Former University of Kentucky swimmer Asia Seidt has been named as a Top 9 Finalist for the NCAA’s Woman of the Year Award.
Finalists were chosen from the Top 30 Woman of the Year honorees, with 3 being chosen from each division to advance to the finals. This list was whittled down from a record 605 nominees of graduating female student-athletes for the award.
Normally, the Top 9 would be invited to Indianapolis, Indiana for an in-person ceremony and day of service. Because of the ongoing coronavirus pandemic, however, this year they will be honored at a virtual awards show on Friday, November 13.
The show will be streamed on the NCAA Twitter account and ncaa.org/woty, and it will be streamed by ESPN.
Seidt, a Kinesiology – exercise science major, was a 21-time CSCAA All-America honoree in college, including 8 first team honors. She won 3 consecutive SEC titles in the 200 yard backstroke in 2017, 2018, and 2019, and also won the 100 backstroke in 2018.
Seidt leaves Kentucky with 9 school records.
At the 2019 World University Games, representing the United States, she earned a silver medal in the 200 meter backstroke.
Outside of the pool, she was named the 2020 CoSIDA At-Large Academic All-America Female Team Member of the Year after earning first-team honors in 2019 and third-team honors in 2018. In 2019 she received the NCAA Elite 90 Award, presented to the student-athlete with the highest GPA competing at the NCAA Championship finals site for each sport and division.
She earned the 2020 H. Boyd McWhorter Postgraduate Scholar of the Year Award, given to an SEC graduate, and was the 2019 SEC Scholar-Athlete of the Year. Seidt was the 2019 Arthur Ashe Jr. Female Sport Scholar of the Year and was inducted into the University of Kentucky Frank G. Ham Society of Character. Seidt volunteered for three years at Hope Center, a recovery center for alcoholism and substance abuse, and mentored a 10-year-old girl through the Big Brothers Big Sisters program. She also volunteered for four years with Special Olympics Kentucky and was a four-year member of the Emerging Leaders Committee on campus.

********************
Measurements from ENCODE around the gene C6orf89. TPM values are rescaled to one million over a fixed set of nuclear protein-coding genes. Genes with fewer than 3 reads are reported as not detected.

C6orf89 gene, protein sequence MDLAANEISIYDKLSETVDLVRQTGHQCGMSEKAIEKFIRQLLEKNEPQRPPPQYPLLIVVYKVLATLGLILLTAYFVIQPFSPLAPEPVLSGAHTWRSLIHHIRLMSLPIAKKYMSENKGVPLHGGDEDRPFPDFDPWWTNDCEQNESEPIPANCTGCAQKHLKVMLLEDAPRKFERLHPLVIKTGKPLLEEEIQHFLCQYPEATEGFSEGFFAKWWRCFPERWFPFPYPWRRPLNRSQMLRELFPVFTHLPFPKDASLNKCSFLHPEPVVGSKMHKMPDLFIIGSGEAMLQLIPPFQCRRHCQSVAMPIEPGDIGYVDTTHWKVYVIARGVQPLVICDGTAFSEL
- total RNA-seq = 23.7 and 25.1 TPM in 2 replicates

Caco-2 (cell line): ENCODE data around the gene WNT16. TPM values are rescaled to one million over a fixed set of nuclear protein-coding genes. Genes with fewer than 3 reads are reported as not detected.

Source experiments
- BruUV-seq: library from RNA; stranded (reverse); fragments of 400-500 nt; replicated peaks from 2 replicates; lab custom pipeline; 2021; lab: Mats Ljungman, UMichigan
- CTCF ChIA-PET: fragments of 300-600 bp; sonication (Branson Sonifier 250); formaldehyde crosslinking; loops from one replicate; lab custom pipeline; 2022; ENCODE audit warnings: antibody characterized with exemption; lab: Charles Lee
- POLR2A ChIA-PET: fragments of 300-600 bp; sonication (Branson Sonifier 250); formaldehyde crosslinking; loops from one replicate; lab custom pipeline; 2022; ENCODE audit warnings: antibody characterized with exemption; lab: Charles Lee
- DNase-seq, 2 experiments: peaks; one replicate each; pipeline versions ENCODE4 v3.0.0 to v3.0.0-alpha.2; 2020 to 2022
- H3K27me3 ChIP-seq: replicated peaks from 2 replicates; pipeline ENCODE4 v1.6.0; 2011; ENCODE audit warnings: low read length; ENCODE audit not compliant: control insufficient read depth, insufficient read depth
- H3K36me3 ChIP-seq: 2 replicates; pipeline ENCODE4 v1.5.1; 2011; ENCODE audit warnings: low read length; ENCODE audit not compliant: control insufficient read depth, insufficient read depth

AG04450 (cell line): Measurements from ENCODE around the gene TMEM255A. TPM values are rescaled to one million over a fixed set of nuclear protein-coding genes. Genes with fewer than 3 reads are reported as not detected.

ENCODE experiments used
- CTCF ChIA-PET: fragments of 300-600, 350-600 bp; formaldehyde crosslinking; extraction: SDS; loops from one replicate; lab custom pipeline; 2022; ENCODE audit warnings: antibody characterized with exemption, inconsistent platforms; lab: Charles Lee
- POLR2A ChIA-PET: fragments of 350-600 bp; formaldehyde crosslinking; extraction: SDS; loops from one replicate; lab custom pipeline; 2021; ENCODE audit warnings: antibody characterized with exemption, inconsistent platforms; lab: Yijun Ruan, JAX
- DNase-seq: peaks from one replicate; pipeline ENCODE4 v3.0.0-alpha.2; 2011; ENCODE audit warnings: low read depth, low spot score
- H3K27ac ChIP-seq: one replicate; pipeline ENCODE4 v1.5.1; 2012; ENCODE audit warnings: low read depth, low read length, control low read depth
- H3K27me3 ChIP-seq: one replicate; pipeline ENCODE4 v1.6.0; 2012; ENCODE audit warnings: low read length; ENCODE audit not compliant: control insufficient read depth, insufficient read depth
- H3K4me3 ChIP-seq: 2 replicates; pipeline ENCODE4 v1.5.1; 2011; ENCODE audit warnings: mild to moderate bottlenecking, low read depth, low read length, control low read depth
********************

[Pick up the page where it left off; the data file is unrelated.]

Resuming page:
In spite of being favored to qualify for at least one final at next year’s Olympic Trials, Seidt retired from swimming after the Olympic Games were postponed until 2021.
Swimmers and divers are named finalists for this award almost every year and have won it 12 times – more than any other sport since the award was first given in 1991. Most recently, that includes MIT swimmer Margaret Guo in 2016.
The 9 finalists represent 9 different sports. In addition to swimming, that includes triathlon, basketball, softball, field hockey, tennis, volleyball, track & field, and rugby. Two honorees play basketball, while one, Mikayla Pivec, participated in both basketball and outdoor track & field, though is better known for her basketball exploits.
- Charlotte Ahrens, Arizona State, Triathlon – Supply Chain Management
- Mikayla Pivec, Oregon State, Basketball & Outdoor Track & Field – BioHealth Sciences
- Asia Seidt, Kentucky, Swimming – Kineseiology, Exercise Science
- Maddi Chitsey-Crisler, Lubbock Christian University, Basketball – Exercise Sport Science: Health Promotion
- Annie McCullough, Tusculum University, Tennis – Chemistry with a concentration in Mathematics and Solar Research
- Juah Toe, West Chester University of Pennsylvania, Rugby – Psychology
- DeAnna Hernandez, Texas Lutheran University, Softball – Biochemistry
- Arielle Johnston, Salisbury University, Field Hockey – Community Health
- Emma Morgan-Bennett, Swarthmore College, Volleyball – Medical Anthropology